Sunday, April 22, 2012

Speculation and gas prices

I was getting myself frothed up about the recent idea that  "speculators" are behind the recent gas price increase.  Have we learned nothing in the centuries of witch hunts for "speculators" "middlemen" and "money changers"? And how horribly things go wrong when societies take these witch hunts seriously? Haven't the Europeans just woken up from a severe attack of denial that "speculators" were to blame for their sovereign debt crisis?

Then I found that Jim Hamilton already did a better job than I could hope to do, while skewering Rep. Joseph Kennedy's editorial in the New York Times calling for a ban on speculation. 

Jim reminds us that volume numbers are meaningless because most of the trading lasts hours: 
Many of the traders who bought a contract on Friday turned around and sold that same contract later in the day. If the purchase in the morning is argued to have driven the price up, one would think that the sale in the afternoon would bring the price back down. It is unclear by what mechanism Representative Kennedy maintains that the combined effect of a purchase and subsequent sale produces any net effect on the price.
And what's good for the goose is also good for the gander: 
It's also worth noting that on that same day, there were 146,000 May natural gas contracts traded... By what mysterious process can all this within-day buying and selling of "paper" energy be the factor that is responsible for both a price of oil in excess of $100/barrel and a price of natural gas at record lows below $2 per thousand cubic feet?  
Jim reminds us how futures markets work
But remember that for every buyer of a futures contract, there is a seller. The person who sold the initial contract to me also likely wants to buy out of the contract at some later date. I buy and he sells at the initial contract date, he buys and I sell at a later date. One of us leaves the market with a cash profit, the other with a cash loss, and neither of us ever obtains any physical oil. 
However, if you read too quickly, you will think that "speculators" in a zero sum game cannot affect prices. This is not true. If speculators collectively think that prices will be higher in the future, more of them want to buy than want to sell, so futures prices rise until there are equal buyers and sellers.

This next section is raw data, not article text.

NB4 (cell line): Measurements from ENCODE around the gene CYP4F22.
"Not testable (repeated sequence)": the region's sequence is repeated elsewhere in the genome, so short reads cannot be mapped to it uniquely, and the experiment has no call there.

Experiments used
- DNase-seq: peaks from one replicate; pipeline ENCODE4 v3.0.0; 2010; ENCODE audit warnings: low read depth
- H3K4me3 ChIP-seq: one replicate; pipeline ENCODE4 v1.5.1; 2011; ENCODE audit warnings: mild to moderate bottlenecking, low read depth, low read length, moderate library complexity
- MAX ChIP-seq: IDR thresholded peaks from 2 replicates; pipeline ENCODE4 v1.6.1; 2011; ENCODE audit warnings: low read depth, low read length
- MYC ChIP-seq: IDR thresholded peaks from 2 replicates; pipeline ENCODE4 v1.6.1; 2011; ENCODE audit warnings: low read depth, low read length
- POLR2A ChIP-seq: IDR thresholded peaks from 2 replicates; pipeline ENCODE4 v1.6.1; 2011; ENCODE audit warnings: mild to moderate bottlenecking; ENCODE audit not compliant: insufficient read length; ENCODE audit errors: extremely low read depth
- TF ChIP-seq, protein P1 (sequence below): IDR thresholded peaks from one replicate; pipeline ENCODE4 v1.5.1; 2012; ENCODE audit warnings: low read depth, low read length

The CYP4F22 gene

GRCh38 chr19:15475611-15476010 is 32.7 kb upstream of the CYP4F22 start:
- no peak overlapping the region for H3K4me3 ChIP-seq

In turn, when futures prices rise, people who actually have some oil hold it off the market (or sell it forward).  This is precisely the correct economic function of speculation. As William Tucker, quoted in the  Wall Street Journal explains,
What speculators do, however, if they guess right, is smooth out the availability of supplies between the present and the future. By paying a higher price now, they assure that prices will be lower in the future. In effect, they hold supplies off the market today so that they will be available next week or next year when things become even more scarce.
If they guess wrong, they lose horrendous amounts of money. There is a lot stronger self-correction mechanism at work here than among politicians.
Adam Smith described this as preventing a "dearth" from becoming a "famine": 
When the government, in order to remedy the inconveniences of a dearth, orders all the dealers to sell their corn at what it supposes a reasonable price, it either hinders them from bringing it to market, which may sometimes produce a famine even in the beginning of the season; or if they bring it thither, it enables the people, and thereby encourages them to consume it so fast as must necessarily produce a famine before the end of the season.… No trade deserves more the full protection of the law, and no trade requires it so much, because no trade is so much exposed to popular odium.
 Adam Smith had seen a few witch hunts. Maybe I should have just started and ended with that one. 

Jim Hamilton again. The problem for all attempts to ban "speculators" whose assessments of price we don't like, is that your "speculator" is my "liquidity provider:"
 How exactly do we define the "speculators" whose participation in the markets is to be banned? Suppose for example, we stipulate that the only people who are allowed to trade oil futures are those who are actually physically producing or consuming the product. If we do that, what happens if a particular producer wants to hedge his risk by selling a 5-year futures contract, and a particular refiner wants to hedge his risk by buying a 3-month futures contract? Who is supposed to take the other side of those contracts, if all "speculators" are banned?
Meanwhile, the New York Times  joined the witch-hunt:
Research presented in Congressional testimony, academic papers, government and private studies indicate that excessive speculation, mainly by Wall Street index-fund traders, is needlessly driving up prices,...
Speculation by index-fund traders??? I don't have to explain just how silly that is, do I? Next thing you know, Vanguard's S&P500 index fund will be behind bubbles in the stock market.

The Times' links are a  fun too, or a bit depressing if you value the ability of  "research" to credibly inform public policy, or the Times as an impartial aggregator of consensus among serious academic researchers. The first one, by L. Randall Wray of the Levy Economics Institute of Bard College, starts out stating a fact so obvious it needs no documentation:
"Money manager capitalism has resulted in a series of boom-and-bust cycles in equities, real estate, and commodities."
"Money manager capitalism?" You get the idea where it's going from there.